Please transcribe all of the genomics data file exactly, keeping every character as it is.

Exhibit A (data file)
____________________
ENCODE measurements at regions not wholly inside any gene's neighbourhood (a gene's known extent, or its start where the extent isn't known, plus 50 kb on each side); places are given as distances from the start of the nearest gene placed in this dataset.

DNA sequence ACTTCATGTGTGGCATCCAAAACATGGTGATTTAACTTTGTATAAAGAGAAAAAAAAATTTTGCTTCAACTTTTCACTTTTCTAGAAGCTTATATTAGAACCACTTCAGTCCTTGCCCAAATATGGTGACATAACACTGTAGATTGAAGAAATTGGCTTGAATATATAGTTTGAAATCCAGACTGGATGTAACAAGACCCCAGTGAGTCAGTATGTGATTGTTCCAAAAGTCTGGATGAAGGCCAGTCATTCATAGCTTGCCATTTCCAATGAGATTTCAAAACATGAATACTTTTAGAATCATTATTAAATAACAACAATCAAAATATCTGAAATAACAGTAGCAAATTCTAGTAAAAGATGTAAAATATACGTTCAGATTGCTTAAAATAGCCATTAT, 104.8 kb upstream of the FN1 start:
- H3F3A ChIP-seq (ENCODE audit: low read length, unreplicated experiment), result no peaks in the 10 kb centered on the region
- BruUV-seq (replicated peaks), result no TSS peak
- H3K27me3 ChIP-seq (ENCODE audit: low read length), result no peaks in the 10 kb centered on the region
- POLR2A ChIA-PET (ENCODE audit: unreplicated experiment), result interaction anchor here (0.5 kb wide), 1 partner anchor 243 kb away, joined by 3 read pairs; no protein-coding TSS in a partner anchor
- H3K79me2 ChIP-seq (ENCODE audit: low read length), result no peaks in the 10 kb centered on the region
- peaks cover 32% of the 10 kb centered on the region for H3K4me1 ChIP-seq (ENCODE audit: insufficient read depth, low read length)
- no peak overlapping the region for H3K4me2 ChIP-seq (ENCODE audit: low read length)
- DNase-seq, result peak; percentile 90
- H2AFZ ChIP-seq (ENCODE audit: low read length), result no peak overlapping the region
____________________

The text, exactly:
ENCODE measurements at regions not wholly inside any gene's neighbourhood (a gene's known extent, or its start where the extent isn't known, plus 50 kb on each side); places are given as distances from the start of the nearest gene placed in this dataset.

DNA sequence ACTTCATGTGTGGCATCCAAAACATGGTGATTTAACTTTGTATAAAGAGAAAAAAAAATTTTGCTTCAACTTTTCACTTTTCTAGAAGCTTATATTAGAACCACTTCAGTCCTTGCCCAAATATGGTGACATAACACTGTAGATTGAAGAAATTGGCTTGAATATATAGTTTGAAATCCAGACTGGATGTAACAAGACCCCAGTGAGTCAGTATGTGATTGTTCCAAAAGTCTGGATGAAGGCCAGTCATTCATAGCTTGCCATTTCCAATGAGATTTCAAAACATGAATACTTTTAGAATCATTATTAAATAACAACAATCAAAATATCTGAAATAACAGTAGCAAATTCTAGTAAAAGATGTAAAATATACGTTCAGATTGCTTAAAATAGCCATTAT, 104.8 kb upstream of the FN1 start:
- H3F3A ChIP-seq (ENCODE audit: low read length, unreplicated experiment), result no peaks in the 10 kb centered on the region
- BruUV-seq (replicated peaks), result no TSS peak
- H3K27me3 ChIP-seq (ENCODE audit: low read length), result no peaks in the 10 kb centered on the region
- POLR2A ChIA-PET (ENCODE audit: unreplicated experiment), result interaction anchor here (0.5 kb wide), 1 partner anchor 243 kb away, joined by 3 read pairs; no protein-coding TSS in a partner anchor
- H3K79me2 ChIP-seq (ENCODE audit: low read length), result no peaks in the 10 kb centered on the region
- peaks cover 32% of the 10 kb centered on the region for H3K4me1 ChIP-seq (ENCODE audit: insufficient read depth, low read length)
- no peak overlapping the region for H3K4me2 ChIP-seq (ENCODE audit: low read length)
- DNase-seq, result peak; percentile 90
- H2AFZ ChIP-seq (ENCODE audit: low read length), result no peak overlapping the region